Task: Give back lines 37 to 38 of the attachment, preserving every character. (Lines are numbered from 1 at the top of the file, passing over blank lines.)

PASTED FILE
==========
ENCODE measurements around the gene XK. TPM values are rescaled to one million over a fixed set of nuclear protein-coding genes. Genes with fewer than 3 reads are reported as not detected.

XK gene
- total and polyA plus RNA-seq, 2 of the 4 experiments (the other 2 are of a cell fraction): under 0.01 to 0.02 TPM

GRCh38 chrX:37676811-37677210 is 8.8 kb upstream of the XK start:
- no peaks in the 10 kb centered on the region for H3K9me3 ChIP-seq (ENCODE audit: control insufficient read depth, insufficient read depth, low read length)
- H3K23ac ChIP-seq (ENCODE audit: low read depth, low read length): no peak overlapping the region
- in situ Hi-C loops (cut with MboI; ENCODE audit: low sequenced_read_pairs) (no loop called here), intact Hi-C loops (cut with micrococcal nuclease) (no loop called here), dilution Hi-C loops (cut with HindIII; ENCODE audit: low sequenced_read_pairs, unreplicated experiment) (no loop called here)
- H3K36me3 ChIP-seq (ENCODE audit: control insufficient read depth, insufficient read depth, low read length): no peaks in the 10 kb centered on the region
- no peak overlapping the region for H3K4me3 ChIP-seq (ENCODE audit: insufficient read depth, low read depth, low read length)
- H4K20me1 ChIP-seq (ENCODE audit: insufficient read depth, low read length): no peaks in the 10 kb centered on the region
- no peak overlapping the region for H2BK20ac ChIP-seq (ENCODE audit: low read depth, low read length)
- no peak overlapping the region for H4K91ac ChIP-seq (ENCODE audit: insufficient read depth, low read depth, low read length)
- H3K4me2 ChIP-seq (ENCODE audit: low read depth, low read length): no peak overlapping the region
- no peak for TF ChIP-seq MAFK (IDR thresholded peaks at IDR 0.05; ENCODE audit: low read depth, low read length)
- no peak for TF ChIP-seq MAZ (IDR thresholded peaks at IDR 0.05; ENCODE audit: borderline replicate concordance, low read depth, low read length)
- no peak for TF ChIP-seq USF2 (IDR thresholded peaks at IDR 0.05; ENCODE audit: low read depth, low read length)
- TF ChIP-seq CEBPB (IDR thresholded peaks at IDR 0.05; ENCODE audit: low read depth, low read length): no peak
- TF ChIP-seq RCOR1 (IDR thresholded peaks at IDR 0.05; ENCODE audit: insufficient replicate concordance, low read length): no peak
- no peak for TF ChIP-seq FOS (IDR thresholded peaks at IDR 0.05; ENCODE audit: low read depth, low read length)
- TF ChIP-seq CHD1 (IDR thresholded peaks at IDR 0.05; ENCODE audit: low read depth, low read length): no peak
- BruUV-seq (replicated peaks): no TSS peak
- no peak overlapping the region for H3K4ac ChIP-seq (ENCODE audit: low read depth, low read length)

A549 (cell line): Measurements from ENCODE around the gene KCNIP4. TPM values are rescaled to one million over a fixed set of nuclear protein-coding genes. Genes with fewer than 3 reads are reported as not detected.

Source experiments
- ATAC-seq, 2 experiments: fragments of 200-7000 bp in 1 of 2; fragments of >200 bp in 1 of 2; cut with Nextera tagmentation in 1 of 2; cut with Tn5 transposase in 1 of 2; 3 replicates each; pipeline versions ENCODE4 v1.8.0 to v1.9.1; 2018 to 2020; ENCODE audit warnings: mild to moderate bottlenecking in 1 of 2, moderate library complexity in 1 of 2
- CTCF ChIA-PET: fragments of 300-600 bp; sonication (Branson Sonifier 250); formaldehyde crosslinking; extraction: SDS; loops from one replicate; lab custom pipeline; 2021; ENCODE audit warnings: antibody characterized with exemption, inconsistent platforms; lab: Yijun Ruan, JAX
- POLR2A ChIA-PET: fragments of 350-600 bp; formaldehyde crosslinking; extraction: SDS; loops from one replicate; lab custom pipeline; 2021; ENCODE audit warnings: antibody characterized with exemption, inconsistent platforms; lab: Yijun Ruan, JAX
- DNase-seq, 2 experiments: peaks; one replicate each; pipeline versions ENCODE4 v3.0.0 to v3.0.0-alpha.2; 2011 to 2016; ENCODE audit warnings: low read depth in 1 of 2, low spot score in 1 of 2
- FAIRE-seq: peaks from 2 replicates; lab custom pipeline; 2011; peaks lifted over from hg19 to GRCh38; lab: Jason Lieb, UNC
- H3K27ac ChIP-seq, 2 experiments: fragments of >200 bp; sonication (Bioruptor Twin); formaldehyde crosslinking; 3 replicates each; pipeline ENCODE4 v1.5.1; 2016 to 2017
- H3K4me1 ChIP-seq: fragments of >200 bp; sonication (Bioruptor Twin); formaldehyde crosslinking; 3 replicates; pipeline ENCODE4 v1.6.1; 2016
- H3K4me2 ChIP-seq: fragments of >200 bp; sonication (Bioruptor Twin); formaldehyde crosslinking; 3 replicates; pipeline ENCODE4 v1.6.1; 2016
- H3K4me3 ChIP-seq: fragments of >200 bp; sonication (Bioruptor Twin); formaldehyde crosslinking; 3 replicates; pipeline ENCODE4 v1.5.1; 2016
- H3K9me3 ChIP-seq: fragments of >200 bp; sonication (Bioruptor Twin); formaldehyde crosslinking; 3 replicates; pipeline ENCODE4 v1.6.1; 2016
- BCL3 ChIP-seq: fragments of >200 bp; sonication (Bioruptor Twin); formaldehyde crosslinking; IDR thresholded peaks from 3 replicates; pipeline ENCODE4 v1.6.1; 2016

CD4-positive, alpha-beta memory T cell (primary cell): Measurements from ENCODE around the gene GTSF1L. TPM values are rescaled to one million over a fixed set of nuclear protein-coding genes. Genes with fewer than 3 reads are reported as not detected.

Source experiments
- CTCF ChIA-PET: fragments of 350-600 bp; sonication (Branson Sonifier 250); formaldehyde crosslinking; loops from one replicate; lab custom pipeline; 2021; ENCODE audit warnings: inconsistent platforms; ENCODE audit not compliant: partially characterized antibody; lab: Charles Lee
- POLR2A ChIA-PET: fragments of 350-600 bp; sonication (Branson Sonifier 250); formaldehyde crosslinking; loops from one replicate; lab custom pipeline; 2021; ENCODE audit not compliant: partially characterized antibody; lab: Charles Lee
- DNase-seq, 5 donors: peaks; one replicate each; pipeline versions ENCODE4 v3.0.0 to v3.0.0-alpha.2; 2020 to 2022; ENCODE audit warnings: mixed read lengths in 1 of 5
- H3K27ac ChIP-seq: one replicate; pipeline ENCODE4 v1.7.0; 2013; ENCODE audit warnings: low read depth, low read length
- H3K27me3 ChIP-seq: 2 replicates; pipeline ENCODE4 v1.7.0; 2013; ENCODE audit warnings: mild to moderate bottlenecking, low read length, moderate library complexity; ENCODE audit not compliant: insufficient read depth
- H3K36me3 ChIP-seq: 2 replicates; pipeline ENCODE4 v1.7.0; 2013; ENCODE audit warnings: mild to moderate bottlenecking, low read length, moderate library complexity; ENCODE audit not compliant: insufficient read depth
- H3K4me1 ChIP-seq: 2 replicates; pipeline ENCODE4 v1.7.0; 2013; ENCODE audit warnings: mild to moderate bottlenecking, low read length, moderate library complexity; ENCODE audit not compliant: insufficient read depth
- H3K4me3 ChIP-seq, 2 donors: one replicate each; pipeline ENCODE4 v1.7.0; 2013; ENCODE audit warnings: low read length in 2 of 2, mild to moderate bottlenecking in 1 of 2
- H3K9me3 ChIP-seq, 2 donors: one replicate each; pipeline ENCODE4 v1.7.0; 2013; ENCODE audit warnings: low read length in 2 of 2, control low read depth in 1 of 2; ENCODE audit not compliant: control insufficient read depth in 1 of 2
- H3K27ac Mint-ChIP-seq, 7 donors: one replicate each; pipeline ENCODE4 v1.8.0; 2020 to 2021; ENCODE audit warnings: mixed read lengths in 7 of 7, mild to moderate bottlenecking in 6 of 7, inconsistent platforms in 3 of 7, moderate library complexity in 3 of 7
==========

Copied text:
Source experiments
- CTCF ChIA-PET: fragments of 350-600 bp; sonication (Branson Sonifier 250); formaldehyde crosslinking; loops from one replicate; lab custom pipeline; 2021; ENCODE audit warnings: inconsistent platforms; ENCODE audit not compliant: partially characterized antibody; lab: Charles Lee